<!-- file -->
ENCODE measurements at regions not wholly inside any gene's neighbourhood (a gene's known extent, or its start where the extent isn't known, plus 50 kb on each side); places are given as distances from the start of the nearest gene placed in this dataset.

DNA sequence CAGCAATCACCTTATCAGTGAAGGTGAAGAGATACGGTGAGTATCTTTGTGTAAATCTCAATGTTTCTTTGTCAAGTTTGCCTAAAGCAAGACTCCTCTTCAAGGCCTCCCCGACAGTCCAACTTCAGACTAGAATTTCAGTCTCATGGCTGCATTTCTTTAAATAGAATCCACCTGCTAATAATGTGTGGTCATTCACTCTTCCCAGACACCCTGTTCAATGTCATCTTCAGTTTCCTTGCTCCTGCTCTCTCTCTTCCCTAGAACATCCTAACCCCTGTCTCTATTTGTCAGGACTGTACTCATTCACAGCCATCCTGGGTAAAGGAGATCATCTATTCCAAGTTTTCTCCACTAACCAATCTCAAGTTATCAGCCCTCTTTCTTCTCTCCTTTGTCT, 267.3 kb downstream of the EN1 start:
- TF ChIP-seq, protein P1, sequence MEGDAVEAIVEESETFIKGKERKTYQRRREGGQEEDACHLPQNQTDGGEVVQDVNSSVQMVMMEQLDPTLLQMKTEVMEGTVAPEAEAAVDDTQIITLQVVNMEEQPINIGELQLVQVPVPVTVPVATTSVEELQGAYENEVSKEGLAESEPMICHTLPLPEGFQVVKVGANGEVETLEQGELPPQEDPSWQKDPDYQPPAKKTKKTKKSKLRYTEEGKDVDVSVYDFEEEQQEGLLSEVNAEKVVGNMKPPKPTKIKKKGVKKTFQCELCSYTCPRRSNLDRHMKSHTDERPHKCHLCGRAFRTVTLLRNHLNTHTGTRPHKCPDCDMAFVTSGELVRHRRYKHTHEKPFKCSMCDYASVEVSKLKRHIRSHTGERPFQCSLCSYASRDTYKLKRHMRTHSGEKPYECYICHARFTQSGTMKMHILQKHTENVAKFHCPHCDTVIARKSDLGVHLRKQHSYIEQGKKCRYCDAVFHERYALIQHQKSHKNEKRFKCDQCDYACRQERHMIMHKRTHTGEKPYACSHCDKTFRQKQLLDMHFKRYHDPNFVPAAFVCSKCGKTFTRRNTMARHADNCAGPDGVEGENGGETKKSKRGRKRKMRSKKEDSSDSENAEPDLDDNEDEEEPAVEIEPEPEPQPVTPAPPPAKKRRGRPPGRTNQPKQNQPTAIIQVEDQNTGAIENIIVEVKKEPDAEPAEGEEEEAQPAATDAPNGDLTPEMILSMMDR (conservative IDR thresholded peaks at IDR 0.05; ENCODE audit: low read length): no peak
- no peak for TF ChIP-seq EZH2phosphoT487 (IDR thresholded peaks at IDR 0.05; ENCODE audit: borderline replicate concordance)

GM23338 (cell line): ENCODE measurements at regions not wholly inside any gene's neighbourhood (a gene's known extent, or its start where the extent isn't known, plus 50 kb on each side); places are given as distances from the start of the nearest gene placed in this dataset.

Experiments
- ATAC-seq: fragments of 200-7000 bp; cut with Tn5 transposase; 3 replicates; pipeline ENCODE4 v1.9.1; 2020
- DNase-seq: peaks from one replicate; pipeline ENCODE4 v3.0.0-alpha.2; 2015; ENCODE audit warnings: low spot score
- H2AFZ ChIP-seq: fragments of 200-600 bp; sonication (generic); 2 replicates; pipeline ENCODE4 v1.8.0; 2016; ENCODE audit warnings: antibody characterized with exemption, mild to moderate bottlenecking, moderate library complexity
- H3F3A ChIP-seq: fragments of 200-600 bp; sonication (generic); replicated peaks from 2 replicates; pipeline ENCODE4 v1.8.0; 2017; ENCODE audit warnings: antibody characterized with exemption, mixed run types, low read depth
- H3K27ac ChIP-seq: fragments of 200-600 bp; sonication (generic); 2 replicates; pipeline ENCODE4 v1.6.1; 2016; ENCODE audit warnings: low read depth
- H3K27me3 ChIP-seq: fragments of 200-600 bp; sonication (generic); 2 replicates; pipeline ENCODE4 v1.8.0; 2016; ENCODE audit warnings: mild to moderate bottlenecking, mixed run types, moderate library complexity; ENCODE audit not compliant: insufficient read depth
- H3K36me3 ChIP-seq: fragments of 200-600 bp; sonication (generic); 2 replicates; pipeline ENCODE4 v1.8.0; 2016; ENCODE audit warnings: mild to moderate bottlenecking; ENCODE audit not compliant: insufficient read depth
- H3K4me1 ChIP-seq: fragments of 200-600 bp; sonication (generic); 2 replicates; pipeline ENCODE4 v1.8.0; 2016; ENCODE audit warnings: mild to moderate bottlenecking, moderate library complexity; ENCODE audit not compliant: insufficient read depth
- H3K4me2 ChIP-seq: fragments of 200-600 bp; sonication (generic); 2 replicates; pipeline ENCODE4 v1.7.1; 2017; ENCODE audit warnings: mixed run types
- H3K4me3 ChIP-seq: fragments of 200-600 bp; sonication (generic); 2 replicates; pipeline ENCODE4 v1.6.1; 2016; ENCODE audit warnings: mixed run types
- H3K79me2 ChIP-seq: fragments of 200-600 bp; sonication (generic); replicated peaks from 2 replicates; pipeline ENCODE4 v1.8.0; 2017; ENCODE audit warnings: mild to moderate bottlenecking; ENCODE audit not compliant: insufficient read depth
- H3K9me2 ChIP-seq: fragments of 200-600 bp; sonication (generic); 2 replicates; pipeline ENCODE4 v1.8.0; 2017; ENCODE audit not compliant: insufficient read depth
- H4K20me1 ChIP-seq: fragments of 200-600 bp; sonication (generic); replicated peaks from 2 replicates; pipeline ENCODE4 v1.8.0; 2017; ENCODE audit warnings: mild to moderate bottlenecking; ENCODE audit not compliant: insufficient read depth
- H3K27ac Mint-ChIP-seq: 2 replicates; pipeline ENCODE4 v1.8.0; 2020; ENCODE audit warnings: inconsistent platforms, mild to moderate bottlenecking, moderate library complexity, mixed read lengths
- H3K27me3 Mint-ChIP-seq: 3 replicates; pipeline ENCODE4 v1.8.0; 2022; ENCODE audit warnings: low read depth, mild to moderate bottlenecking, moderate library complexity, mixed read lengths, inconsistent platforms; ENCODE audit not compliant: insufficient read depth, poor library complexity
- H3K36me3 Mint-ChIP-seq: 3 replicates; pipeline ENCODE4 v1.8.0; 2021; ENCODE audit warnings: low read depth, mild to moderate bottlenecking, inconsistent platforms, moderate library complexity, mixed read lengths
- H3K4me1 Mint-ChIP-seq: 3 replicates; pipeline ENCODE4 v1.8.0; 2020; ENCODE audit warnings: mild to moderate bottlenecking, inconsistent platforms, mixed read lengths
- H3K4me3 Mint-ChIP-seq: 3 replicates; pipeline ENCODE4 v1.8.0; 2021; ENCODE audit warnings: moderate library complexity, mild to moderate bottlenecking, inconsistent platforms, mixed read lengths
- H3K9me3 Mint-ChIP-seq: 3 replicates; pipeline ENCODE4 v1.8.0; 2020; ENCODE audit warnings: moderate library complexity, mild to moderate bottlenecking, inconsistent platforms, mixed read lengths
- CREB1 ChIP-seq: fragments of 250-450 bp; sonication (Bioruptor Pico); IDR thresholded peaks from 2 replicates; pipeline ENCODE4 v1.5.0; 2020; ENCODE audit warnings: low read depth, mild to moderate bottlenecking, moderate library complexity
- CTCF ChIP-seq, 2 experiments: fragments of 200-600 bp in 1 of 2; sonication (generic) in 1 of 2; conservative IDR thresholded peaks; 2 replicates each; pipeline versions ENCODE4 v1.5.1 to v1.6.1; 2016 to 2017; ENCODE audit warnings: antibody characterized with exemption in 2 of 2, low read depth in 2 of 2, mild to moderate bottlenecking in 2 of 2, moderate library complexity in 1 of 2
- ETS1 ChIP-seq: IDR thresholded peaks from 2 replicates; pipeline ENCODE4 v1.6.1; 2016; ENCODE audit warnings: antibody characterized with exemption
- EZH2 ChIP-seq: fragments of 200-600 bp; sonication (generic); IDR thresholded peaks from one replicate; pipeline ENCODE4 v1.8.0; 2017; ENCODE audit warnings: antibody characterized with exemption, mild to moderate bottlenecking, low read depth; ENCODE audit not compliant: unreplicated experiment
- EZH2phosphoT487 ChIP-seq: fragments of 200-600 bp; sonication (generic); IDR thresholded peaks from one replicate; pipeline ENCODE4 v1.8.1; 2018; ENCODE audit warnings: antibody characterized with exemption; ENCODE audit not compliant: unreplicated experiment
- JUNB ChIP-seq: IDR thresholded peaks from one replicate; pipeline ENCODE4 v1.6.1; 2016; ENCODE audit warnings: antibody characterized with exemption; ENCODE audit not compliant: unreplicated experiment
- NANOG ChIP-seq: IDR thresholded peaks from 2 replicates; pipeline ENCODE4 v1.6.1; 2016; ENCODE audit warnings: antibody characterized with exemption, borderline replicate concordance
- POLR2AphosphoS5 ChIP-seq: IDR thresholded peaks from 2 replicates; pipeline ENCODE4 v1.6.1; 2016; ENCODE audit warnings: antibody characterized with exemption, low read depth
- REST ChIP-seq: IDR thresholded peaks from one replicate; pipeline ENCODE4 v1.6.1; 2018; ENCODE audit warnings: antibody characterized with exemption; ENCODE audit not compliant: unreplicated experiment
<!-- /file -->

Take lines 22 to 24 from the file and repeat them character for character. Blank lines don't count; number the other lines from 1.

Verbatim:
- H3K36me3 Mint-ChIP-seq: 3 replicates; pipeline ENCODE4 v1.8.0; 2021; ENCODE audit warnings: low read depth, mild to moderate bottlenecking, inconsistent platforms, moderate library complexity, mixed read lengths
- H3K4me1 Mint-ChIP-seq: 3 replicates; pipeline ENCODE4 v1.8.0; 2020; ENCODE audit warnings: mild to moderate bottlenecking, inconsistent platforms, mixed read lengths
- H3K4me3 Mint-ChIP-seq: 3 replicates; pipeline ENCODE4 v1.8.0; 2021; ENCODE audit warnings: moderate library complexity, mild to moderate bottlenecking, inconsistent platforms, mixed read lengths